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My mission, if I chose to accept it, was a mural, an invitation from Iain Erskine, Head of Fulbridge School, Peterborough. The theme – ‘Champions of Humanity’. The catch – that it would be painted in a corridor during a normal school day, with staff and children watching its progress as they went about their daily routine. It would be my first major project since ‘Black Sunday‘, and an opportunity to paint on a large scale again. I picked up the gauntlet and accepted the challenge.

My brief was to produce a painting comprised of inspirational people whose influence has extended beyond their years, and which has shaped the world we live in today. I was determined to design a composition which would become a bold feature within the school, a conversation piece and with an even mix of gender.

The design was always intended to be a starting point to stimulate discussion for other personalities who could have been identified for inclusion. My initial decision was that the composition would be limited to 12 people, however I easily compiled a ‘short’ list of 39 candidates. The elimination process was a troublesome dilemma. As my research progressed it became not so much a decision of who to include, but who to leave out. Nevertheless, with Iain’s approval I finally produced a composition containing 15 portraits:

Mother Teresa
Florence Nightingale
Mary Wollstonecraft
Frida Kahlo
Anne Frank
Marie Curie
Isaac Newton
William Wilberforce
Ludwig van Beethoven
Albert Einstein
Charles Darwin
Mohandas Gandhi
William Shakespeare
Leonardo da Vinci
Steve Jobs

I had already decided that the final image would be monochrome, allowing the image to achieve the ‘timeless’ appearance of a black & white photograph. However the main problem I faced with the design, with its collection of famous personalities gathered together, was to avoid the composition resembling a Beatles ‘Sgt. Pepper’ album cover, or a Dutch Golden Age group portrait of militia companies or guild members. My solution was to produce a composition which took the appearance of a collage, as if it was a page from a scrapbook where images have been found and pasted together. Although there were variations in scale this was simply an aesthetic decision and not intended to denote importance or hierarchy.

For the record, the other 24 candidates I considered for inclusion were:

JMWTurner


Maria Callas


Galileo Galilei


Wolfgang Amadeus Mozart


Nelson Mandela


Georges Méliès


Miles Davis


Michael Faraday


Clara Schumann


Hildegard of Bingen


Orville & Wilbur Wright


John Lennon


Mary Seacole


Helen Keller


Michael Jackson


Vincent van Gogh


Billie Holliday


Martin Luther King


Pablo Picasso


Edith Piaf

Muhammmed Ali

Alan Turing

Simon Weston

Stephen Hawking

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    Haze. Sleep. Dream. Nightmare
    Suddenly. Without warning
    Prostrate. Hanging on

    A deep rooted pain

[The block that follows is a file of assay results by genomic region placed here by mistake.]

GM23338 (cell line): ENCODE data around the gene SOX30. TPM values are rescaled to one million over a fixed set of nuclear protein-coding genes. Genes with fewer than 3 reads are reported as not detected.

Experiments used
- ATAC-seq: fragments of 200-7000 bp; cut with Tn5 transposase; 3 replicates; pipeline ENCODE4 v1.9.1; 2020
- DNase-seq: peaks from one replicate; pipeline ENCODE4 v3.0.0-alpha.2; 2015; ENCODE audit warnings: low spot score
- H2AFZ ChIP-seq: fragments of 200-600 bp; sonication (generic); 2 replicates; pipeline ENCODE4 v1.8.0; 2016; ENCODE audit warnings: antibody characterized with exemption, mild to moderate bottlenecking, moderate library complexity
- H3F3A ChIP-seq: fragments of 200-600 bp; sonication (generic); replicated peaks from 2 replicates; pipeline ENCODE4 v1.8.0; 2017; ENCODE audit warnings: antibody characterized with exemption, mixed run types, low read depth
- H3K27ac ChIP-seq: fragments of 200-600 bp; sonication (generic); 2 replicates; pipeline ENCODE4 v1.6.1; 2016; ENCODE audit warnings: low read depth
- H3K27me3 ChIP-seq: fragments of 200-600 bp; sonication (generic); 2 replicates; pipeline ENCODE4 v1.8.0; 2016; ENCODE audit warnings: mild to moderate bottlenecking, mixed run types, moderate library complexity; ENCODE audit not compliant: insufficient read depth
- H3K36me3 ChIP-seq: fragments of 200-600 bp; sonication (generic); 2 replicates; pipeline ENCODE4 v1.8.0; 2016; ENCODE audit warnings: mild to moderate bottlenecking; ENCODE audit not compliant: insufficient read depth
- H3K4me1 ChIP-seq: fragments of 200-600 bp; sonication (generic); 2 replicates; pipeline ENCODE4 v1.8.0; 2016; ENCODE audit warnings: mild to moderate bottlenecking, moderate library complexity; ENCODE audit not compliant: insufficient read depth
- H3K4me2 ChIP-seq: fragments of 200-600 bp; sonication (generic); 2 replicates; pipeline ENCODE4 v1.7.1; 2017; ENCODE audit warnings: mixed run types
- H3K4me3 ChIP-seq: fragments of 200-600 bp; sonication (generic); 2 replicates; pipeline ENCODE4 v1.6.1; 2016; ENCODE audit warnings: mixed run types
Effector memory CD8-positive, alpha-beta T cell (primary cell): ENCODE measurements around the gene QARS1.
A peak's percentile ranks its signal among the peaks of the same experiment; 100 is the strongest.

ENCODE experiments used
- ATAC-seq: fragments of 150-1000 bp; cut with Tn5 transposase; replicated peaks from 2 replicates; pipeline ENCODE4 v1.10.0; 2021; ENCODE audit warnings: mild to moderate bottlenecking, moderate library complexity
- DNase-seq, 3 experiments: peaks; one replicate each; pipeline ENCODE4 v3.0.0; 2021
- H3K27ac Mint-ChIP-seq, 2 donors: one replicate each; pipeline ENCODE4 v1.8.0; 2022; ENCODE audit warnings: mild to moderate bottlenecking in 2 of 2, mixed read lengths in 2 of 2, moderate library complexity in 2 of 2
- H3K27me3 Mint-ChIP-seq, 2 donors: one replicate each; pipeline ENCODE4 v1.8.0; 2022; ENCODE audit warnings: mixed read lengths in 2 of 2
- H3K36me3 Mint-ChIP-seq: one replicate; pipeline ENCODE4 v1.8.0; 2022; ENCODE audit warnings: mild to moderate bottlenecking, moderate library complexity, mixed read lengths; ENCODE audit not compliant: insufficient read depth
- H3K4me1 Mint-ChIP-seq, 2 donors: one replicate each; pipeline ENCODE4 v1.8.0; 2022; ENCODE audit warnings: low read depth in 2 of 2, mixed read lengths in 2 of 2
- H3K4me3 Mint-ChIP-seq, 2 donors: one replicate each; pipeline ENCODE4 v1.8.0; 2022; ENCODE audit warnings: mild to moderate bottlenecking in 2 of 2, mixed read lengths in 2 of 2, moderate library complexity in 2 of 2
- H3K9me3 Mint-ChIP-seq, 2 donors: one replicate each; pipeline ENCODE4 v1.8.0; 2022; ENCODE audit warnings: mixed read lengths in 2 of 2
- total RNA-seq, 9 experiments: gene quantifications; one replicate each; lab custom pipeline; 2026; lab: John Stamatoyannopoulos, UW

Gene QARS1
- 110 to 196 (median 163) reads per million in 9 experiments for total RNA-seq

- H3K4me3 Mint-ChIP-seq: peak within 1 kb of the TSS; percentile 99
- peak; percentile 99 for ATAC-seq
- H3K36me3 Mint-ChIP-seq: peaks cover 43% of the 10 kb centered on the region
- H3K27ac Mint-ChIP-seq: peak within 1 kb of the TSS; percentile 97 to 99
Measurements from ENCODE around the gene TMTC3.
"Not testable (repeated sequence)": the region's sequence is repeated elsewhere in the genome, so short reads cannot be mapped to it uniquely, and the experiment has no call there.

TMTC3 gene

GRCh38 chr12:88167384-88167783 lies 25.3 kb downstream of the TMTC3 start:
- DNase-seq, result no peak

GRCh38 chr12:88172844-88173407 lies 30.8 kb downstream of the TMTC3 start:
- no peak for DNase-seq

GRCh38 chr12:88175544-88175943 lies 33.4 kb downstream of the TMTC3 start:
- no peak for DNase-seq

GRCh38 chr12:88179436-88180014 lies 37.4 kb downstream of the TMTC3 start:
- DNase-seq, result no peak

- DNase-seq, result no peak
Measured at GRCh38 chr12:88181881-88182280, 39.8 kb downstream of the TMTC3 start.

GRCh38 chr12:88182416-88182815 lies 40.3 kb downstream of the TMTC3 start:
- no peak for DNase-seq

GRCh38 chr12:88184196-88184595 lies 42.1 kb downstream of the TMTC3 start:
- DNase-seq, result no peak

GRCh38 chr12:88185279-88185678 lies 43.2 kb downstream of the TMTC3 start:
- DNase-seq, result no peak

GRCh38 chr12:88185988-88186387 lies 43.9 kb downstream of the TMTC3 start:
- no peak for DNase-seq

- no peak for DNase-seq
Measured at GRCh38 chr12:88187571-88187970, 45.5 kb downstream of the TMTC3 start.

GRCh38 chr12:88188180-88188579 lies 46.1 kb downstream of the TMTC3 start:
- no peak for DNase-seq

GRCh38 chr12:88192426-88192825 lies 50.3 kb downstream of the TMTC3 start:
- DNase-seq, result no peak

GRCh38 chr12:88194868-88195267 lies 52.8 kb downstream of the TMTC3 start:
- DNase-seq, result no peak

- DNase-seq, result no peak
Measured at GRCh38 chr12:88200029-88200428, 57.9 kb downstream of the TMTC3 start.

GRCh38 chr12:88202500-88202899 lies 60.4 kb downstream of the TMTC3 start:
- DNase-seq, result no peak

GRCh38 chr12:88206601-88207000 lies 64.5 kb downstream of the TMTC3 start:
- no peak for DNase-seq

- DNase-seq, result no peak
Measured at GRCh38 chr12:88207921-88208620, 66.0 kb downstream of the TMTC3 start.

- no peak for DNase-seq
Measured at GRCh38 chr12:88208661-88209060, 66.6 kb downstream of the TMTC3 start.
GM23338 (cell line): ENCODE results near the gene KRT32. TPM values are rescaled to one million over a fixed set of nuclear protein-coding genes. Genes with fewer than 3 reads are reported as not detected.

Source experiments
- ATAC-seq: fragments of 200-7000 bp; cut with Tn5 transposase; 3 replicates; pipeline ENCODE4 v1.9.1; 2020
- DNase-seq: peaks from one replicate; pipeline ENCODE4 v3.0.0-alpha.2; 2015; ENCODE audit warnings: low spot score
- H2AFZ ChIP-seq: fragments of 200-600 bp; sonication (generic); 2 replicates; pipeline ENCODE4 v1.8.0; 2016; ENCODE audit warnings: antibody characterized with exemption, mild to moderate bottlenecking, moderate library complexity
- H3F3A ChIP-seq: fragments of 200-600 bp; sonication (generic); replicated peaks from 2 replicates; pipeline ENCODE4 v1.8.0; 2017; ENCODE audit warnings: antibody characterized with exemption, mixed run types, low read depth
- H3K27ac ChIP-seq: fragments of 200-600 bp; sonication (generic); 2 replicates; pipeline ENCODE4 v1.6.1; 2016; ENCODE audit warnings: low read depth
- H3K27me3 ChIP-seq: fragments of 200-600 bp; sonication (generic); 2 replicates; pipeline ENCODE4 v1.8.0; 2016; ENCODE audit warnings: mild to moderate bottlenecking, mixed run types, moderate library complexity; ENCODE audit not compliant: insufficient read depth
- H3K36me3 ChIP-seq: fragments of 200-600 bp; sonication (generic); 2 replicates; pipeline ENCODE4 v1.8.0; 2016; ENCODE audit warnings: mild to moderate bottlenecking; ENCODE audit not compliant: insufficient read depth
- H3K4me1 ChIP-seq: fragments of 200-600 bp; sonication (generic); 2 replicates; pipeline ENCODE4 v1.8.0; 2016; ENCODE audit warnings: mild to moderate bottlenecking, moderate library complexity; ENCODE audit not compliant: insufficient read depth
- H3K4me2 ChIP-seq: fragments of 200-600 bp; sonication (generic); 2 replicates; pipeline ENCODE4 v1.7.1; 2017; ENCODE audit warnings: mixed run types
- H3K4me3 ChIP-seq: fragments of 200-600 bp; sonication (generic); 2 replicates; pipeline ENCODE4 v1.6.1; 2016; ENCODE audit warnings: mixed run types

Aggressive and insistent
    And out of this world

    Air gasped through gritted teeth
    Ribs crushed tight in hot barbed wire
    I refused to leave

    The other side called
    I almost lost ev’rything
    But wouldn’t let go

    My spirit tested
    But Black Sunday came too soon
    – I wasn’t ready

On 21st November 2010 I suddenly found myself lying on my living room floor, tied up with red hot barbed wire crushing my chest like a garotte. At least, that’s what it felt like. I was fighting for every breath in excruciating pain, the like of which I’ve never experienced before nor ever want to again. When asked its strength on a scale of 1 to 10 by a paramedic, I replied “89!!!” – to have simply replied “10” would have been far too tame, this was well off the scale. I haven’t the faintest idea how long I had been on the floor, all I can remember is how hard I had to concentrate on dealing with the pain and trying to breathe – and the realisation that my wife Henri had saved my life. I was in shock, confused, and hanging on by my fingernails until the second injection of morphine kicked in. From nowhere, and without warning, I felt my end had come and the only thought in my head was about staying alive. It was a nightmare, and I wanted to wake up. Unfortunately the nightmare was reality, I had to accept that it really was me in that desperate position. I thought I had a heavy cold coming on, instead it was pneumonia and pleurisy, and when I arrived at hospital the x-ray showed I had only one lung working. I developed other complications too, and was in hospital for 23 days. When I left I felt I’d entered another world. The reflection in the mirror was changed, winter had arrived, everywhere was covered with snow and the price of petrol had shot up by 15p a litre!

Now, twelve months later, to describe this event as life changing would be too predictable and melodramatic. Nevertheless it’s certainly given me food for thought. What happened that day turned my world upside down. There has been plenty of time for reflection, contemplation, rumination, deliberation, consideration, meditation, and frustration – but most of all, the last twelve months has been about recovery, and starting again. It’s been a very strange year, and a long one, but at the same time it’s passed in the wink of an eye. Life can be like that sometimes.

    From out of nowhere
    Something came to collect me
    The choice wasn’t mine

    Parcelled up in pain
    Unsure of destination
    Bound, weighed and measured

    For Delivery?
    For Recycling? Or Disposal
    Promised land? Or Dump!

    But winged ‘Postman’,
    Celestial ‘Bin man’ or
    ‘Courier’ no-showed

    With address unknown
    I was returned to sender
    For collection later

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